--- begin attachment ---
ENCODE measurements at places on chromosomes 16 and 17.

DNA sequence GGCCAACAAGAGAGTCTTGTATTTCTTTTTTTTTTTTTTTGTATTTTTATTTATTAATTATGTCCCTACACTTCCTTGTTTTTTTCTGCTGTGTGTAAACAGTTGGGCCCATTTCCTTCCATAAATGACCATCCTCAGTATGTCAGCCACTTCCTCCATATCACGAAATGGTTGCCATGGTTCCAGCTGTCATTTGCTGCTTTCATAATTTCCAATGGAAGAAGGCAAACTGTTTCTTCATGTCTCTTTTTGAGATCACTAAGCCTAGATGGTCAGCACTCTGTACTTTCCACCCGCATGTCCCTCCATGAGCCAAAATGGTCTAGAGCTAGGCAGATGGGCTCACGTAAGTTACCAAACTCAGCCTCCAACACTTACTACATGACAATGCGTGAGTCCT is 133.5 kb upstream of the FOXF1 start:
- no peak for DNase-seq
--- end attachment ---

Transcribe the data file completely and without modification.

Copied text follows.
ENCODE measurements at places on chromosomes 16 and 17.

DNA sequence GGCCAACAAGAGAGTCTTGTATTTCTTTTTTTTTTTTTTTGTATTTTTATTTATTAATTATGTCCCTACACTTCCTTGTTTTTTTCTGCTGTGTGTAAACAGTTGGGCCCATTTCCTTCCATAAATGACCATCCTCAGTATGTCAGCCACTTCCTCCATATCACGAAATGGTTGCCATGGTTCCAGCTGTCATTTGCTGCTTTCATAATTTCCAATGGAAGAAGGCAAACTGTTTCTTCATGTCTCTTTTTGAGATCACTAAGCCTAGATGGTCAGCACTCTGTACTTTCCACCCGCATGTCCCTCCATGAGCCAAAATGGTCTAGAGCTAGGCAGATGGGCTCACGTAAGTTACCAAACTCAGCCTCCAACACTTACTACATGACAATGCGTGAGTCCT is 133.5 kb upstream of the FOXF1 start:
- no peak for DNase-seq